Missourians who are suffering from mental illness or have a mental disorder and are seeking Social Security disability benefits because of it might be intimidated by the evidence that the Social Security Administration needs to approve their application. By nature, people with mental issues can have certain anxieties and fear of not meeting the requirements to get benefits. This can be overwhelming. One aspect of the evidentiary process is longitudinal evidence. This means that variables are considered when observing the person over a certain period to determine how their mental issues are affecting them.

With longitudinal evidence, the SSA will use the assessment to see how the person has functioned and evaluate changes in their level of functioning. The medical providers will give the SSA this information if the SSA needs to know how the person’s issues have affected them in the past. There are some circumstances in which it can be difficult to accrue this evidence. If, for example, a person has had an extended period of homelessness, it will be all-but impossible to have longitudinal evidence. For those suffering from severe mental disorders, there will likely be evidence of this in how they are functioning despite not having an ongoing medical relationship with a doctor or treating facility. People who know the person such as family, friends, colleagues, social workers and others can give information to the SSA.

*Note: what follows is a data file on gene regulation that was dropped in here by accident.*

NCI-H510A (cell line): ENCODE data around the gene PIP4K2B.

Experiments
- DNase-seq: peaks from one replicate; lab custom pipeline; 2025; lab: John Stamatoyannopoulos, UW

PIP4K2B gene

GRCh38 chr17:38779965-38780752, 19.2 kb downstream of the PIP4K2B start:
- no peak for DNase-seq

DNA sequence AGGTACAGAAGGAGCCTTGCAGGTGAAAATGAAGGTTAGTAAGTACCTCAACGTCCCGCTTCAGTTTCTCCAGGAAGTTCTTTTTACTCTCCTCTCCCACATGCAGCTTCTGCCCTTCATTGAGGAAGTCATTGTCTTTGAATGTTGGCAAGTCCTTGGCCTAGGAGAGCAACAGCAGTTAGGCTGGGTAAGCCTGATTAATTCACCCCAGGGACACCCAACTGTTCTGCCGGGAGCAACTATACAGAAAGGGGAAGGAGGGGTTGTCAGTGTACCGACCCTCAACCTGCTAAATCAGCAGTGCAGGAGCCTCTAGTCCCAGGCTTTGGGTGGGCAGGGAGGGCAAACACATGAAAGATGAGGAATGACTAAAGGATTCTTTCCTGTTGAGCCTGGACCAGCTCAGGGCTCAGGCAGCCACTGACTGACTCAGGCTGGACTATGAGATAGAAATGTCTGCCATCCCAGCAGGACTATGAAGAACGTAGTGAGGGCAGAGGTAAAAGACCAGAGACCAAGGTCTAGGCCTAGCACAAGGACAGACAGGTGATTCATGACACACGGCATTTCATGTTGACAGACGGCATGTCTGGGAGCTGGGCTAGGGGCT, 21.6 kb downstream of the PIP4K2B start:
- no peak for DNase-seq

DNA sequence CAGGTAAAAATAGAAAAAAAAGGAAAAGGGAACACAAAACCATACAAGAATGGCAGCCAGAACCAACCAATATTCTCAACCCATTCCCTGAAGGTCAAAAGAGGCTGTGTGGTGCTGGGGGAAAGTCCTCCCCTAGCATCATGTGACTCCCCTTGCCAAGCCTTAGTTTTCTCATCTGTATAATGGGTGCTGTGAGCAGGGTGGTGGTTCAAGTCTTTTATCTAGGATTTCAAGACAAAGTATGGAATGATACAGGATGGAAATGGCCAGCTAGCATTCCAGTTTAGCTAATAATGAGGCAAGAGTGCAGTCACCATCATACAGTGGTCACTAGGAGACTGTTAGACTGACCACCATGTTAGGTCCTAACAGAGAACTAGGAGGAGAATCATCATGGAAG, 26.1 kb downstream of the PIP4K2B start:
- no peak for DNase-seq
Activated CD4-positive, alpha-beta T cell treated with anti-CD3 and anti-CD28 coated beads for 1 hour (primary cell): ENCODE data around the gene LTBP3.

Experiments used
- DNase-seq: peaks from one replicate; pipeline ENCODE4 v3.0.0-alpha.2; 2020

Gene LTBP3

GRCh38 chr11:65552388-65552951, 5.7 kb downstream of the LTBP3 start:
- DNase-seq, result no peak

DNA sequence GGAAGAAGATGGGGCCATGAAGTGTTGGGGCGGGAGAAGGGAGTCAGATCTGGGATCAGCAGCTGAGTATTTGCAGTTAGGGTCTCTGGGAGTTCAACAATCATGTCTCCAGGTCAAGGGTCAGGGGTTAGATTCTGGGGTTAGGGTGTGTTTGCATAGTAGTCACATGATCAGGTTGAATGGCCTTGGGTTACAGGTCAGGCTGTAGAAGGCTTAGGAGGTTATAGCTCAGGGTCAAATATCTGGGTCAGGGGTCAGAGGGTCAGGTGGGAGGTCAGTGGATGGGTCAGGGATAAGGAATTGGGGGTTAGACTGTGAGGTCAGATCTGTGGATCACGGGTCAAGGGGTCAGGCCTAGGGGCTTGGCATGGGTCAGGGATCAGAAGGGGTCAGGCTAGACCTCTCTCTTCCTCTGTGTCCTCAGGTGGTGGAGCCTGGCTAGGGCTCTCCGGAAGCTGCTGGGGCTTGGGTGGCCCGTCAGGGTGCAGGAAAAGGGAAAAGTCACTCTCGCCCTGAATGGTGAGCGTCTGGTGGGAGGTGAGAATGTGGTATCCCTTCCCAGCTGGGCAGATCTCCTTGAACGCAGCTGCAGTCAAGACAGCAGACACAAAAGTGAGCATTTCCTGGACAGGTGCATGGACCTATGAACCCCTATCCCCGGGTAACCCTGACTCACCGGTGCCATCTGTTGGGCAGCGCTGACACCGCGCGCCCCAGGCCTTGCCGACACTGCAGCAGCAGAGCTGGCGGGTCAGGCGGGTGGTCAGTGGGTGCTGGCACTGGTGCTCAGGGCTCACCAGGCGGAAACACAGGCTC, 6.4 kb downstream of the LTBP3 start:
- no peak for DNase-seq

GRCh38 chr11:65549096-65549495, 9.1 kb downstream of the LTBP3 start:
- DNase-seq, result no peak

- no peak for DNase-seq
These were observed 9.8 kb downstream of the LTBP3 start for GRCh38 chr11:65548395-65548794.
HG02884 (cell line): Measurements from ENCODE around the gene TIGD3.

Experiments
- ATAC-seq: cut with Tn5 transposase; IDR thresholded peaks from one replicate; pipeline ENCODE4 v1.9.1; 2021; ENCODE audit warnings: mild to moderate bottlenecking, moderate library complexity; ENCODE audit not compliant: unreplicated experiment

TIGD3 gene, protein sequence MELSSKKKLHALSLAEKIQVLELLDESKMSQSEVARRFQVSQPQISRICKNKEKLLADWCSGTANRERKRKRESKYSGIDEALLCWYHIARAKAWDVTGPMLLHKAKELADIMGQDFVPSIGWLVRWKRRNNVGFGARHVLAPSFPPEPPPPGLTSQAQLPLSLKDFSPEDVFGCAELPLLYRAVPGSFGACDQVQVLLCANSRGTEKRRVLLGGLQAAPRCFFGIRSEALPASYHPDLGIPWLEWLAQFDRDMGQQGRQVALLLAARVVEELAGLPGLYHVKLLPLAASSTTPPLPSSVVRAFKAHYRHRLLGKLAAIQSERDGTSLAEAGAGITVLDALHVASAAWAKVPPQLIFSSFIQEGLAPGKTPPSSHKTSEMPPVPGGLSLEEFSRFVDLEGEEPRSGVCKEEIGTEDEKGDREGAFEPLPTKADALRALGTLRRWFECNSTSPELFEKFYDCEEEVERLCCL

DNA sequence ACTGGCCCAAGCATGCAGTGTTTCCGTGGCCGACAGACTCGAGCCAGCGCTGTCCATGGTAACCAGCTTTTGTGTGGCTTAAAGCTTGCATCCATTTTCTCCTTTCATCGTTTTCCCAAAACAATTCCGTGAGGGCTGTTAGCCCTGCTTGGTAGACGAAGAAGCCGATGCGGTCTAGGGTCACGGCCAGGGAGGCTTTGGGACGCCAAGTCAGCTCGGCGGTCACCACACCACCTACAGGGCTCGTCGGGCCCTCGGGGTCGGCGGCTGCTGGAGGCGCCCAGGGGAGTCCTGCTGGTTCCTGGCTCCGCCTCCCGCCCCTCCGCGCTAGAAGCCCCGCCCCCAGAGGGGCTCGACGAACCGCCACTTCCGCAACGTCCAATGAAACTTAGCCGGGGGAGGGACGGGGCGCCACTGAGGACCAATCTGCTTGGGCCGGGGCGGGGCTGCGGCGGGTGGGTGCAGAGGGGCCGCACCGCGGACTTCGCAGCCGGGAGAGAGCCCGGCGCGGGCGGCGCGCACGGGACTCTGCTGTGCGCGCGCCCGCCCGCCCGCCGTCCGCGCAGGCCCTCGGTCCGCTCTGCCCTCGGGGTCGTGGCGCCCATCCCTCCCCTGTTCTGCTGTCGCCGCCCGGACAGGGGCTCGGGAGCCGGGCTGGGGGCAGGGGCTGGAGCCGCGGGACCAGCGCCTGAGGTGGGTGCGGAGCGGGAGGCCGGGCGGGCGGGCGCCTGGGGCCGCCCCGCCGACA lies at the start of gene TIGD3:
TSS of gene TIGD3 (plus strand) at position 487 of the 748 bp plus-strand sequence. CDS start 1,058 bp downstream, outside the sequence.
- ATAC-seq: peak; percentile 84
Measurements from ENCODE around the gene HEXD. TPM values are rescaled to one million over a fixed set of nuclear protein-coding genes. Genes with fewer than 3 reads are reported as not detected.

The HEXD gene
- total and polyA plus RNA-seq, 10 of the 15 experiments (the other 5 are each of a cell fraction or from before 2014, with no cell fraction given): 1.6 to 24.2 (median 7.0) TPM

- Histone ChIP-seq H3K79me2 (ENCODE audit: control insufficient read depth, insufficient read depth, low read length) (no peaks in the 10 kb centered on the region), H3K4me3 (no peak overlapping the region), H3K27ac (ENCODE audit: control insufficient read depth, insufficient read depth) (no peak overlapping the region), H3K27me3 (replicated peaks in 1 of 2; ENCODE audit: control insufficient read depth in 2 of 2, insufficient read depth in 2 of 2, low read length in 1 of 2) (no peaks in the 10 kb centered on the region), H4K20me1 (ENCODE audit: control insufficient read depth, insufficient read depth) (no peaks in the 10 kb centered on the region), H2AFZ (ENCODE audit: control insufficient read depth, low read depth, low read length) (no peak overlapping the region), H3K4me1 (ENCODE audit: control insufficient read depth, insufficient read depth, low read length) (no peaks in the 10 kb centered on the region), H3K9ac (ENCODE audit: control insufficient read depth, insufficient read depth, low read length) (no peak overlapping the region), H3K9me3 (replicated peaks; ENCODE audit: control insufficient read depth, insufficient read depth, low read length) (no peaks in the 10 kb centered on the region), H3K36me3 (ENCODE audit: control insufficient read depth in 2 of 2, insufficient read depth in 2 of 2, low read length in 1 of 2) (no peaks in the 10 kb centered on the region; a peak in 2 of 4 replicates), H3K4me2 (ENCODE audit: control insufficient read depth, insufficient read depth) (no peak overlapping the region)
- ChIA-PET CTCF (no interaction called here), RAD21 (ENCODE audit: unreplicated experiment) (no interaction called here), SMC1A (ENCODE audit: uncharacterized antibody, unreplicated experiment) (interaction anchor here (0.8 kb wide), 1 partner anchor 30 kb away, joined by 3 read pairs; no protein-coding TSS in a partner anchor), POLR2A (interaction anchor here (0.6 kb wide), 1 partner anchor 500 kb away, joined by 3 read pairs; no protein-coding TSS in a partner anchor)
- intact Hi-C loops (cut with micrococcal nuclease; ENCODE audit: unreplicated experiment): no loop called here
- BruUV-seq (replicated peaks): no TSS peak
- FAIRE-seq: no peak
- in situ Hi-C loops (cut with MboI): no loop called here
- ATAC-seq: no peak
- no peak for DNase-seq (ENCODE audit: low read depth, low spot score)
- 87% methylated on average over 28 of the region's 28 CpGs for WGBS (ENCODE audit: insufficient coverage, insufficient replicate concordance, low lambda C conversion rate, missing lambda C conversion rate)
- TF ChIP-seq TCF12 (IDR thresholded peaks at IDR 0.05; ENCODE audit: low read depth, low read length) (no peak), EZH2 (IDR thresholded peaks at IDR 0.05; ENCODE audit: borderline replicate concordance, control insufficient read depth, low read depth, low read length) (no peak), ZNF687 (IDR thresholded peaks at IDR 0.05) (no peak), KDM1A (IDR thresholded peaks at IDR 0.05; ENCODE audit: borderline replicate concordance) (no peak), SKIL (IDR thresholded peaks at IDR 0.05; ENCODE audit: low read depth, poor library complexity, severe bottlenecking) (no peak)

If there is no longitudinal evidence, the SSA will use objective medical evidence as well as other information in the case record to come to its determination. A consultative examination might be necessary to document the disorder. This will be placed in the record. Medical history, symptoms the person has had, tests, and medical opinions will all be considered with an application. Without longitudinal evidence, it is possible that there will not be enough for the SSA to approve benefits if the person does not automatically meet a listing. There are other steps to take that could help a person meet the requirements to get benefits.

Longitudinal evidence can be useful for a person who is seeking SSD benefits based on having qualifying mental conditions. This can be a confusing part of the process and it is important for people who are already struggling with mental illness to have help getting through the application process. A legal professional who is experienced in Social Security disability claims and the evidence that is needed can be of assistance.

Source: ssa.gov, “12.00 Mental Disorders — Adult — 5. Need for longitudinal evidence,” accessed on March 6, 2018